Bob Gilder will be competing in his 52nd consecutive Champions Tour major championship. He's played in every one since joining the Tour in 2001 -- the longest current streak on the Champions Tour.

Loren Roberts will be bidding for his fourth different major Champions Tour title. If he is successful, he would join Jack Nicklaus as the only other player to claim four different senior majors. Nicklaus won four JELD-WEN Tradition titles (1990-91 and 1995-96), a pair of U.S. Senior Opens (1991, '93), the 1990 Constellation Energy Senior Players Championship and the 1991 Senior PGA Championship. Roberts has won the 2005 JELD-WEN Tradition, the 2006, 2009 Senior British Open and the 2007 Constellation Energy Senior Players Championship. He tied for second in the 2005 U.S. Senior Open.

• Three players have earned more than $1 million in their U.S. Senior Open careers, led by Hale Irwin's $1,407,533. Allen Doyle is second, with $1,337,912, followed by Tom Watson, with $1,285,498.

• It will be a homecoming of sorts for three competitors in this year's tournament. John Cook, Joey Sindelar and Rod Spittle were teammates for a portion of their college careers at Ohio State University. Cook and Sindelar helped lead the Buckeyes to the NCAA Division I Championship in 1979.

Loren Roberts' 8-under-par 62 on Saturday at the 2006 U.S. Senior Open at Prairie Dunes is the lowest round in U.S. Senior Open history. Roberts' score broke the record of 63 previously held by both Don Pooley and Allen Doyle. Pooley carded an 8-under 63 in the third round of the 2002 U.S. Senior Open at Caves Valley, and Doyle matched that score in the final round of the 2005 U.S. Senior Open at NCR Country Club.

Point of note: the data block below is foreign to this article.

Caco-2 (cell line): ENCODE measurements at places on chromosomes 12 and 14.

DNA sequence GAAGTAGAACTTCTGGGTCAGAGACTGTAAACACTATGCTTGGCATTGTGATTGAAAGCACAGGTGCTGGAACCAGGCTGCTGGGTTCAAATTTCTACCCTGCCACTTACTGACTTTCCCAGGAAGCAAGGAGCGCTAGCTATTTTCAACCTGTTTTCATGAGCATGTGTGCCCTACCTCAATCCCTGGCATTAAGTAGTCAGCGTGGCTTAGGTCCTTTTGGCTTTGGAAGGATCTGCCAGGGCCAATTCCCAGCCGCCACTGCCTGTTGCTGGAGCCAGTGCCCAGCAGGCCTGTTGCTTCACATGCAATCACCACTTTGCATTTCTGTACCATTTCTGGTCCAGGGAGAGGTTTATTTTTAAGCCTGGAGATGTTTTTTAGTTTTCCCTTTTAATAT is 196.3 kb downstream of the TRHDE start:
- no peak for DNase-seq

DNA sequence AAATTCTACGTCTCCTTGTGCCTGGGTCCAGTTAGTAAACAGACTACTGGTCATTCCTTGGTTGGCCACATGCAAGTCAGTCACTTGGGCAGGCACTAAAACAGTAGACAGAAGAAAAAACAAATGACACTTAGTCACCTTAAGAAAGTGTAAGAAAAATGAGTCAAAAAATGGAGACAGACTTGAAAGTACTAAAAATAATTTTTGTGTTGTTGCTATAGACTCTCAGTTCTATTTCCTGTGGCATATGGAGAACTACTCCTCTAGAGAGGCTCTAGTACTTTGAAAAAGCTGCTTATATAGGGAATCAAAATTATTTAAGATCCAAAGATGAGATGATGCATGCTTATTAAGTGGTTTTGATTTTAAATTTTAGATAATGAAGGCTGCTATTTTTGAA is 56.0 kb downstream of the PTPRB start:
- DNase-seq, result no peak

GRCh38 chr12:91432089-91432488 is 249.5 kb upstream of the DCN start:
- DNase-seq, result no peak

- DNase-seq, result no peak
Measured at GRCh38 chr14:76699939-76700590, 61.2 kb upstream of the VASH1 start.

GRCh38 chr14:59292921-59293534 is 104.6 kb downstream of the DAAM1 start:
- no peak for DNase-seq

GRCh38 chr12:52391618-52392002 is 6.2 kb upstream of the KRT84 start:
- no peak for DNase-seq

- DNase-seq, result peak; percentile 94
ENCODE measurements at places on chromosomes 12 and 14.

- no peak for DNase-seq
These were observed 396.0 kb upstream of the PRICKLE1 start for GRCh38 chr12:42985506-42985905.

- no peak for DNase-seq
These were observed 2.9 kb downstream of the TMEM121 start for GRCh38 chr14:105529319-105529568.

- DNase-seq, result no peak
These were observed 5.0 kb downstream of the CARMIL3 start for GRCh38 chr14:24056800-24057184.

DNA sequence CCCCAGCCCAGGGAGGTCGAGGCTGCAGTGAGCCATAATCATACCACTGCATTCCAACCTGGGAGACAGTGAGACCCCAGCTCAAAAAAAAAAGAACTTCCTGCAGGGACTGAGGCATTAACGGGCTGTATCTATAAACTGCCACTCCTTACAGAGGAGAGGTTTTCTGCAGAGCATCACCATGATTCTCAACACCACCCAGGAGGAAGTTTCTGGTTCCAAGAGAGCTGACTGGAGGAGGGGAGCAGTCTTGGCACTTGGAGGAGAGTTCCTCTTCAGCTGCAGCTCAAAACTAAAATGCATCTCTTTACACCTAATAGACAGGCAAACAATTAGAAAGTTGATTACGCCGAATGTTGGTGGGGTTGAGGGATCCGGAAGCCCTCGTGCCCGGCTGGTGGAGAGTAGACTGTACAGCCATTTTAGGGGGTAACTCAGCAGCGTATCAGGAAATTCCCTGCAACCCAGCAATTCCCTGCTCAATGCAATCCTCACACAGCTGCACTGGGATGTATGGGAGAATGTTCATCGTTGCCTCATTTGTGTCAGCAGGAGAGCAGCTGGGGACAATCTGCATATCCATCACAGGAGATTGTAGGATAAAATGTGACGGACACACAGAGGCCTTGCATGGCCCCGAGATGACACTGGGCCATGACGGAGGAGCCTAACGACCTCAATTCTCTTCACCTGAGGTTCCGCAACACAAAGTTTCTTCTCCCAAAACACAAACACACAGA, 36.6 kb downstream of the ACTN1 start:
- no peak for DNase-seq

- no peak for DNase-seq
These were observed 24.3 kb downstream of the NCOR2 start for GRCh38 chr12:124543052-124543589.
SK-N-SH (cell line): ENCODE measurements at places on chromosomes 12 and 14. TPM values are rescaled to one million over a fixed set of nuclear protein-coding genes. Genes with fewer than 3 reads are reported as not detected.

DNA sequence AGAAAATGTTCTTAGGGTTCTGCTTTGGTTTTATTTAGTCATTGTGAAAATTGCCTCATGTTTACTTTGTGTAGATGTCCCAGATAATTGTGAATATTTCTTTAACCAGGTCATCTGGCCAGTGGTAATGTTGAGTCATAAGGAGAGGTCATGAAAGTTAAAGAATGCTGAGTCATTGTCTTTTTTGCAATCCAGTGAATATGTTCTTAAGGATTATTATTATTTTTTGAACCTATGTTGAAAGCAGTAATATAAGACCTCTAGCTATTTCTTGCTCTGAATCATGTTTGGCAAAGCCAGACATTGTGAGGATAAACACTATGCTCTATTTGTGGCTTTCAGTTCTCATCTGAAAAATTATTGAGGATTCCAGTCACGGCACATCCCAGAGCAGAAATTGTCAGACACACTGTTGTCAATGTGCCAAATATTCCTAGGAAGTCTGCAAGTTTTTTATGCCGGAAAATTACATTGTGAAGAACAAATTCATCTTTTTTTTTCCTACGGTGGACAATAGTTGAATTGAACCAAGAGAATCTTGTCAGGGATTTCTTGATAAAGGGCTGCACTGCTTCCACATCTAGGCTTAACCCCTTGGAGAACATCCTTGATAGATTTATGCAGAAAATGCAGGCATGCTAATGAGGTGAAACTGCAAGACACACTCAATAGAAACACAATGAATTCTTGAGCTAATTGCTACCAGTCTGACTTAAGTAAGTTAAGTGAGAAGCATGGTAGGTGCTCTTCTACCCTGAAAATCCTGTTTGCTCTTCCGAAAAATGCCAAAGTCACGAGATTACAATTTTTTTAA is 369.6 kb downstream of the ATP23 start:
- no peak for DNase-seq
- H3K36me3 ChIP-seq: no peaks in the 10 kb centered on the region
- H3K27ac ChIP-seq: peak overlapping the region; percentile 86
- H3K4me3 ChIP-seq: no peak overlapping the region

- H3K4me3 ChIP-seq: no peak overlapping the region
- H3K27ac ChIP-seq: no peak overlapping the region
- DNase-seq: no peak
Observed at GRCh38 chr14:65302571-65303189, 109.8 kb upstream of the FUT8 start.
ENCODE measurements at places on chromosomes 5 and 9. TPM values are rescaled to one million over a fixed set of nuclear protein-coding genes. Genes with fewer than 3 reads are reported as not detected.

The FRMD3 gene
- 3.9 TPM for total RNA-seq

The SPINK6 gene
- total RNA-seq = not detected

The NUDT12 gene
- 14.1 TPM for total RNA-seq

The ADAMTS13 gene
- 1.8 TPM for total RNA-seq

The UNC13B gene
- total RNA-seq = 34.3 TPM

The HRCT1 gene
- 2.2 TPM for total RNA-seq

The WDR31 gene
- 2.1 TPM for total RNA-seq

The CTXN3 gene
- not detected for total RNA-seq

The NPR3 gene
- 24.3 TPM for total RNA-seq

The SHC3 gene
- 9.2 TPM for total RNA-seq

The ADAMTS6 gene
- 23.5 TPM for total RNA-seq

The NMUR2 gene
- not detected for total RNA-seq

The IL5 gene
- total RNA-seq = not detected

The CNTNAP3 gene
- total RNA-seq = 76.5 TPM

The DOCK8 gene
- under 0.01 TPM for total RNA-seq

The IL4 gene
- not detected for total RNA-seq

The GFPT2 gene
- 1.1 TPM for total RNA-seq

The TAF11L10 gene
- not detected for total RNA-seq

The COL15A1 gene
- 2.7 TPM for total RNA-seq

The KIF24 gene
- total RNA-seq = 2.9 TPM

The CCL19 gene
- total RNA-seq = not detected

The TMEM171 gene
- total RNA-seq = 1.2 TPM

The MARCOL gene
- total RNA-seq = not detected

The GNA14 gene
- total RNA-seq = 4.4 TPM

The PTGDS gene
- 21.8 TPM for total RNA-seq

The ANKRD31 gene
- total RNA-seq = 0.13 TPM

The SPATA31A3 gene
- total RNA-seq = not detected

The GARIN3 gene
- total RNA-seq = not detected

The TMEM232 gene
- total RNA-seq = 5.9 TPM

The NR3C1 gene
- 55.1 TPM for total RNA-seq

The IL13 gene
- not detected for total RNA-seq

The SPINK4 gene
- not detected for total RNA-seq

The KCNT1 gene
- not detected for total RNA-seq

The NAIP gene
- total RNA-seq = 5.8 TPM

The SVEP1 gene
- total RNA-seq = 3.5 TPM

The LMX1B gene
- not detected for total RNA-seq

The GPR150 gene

• It was nearly 25 years ago (Aug. 10) that Bob Tway posted perhaps the signature win of his professional career when he holed out from a greenside bunker on the 18th hole to defeat Greg Norman at the 1986 PGA Championship at Inverness. The victory would be Tway's fourth that year, and he was later named the PGA of America's Player of the Year.

• There have been five playoffs in U.S. Senior Open history. Don Pooley and Tom Watson staged the first aggregate-hole playoff in 2002 after the format was installed in 1999. Pooley eventually won with a birdie on the fifth extra hole after the duo was still deadlocked after three holes. The last 18-hole playoff in U.S. Senior Open history came in 1991 when Jack Nicklaus defeated Chi Chi Rodriguez by four strokes. The other playoffs came in 1988 (Gary Player def. Bob Charles), 1983 (Billy Casper def. Rod Funseth) and 1981 (Arnold Palmer def. Bob Stone and Billy Casper).

• Since its inception in 1980 player(s) leading or co-leading the U.S. Senior Open after the third round have gone on to win the championship 20 of the 31 times it has been played, including each of the last three years. Allen Doyle's comeback from nine strokes in 2005 is the best come-from-behind win in U.S. Senior Open championship history. It is also the second-greatest comeback in any major championship. Paul Lawrie came from 10 strokes back to claim the 1999 British Open at Carnoustie.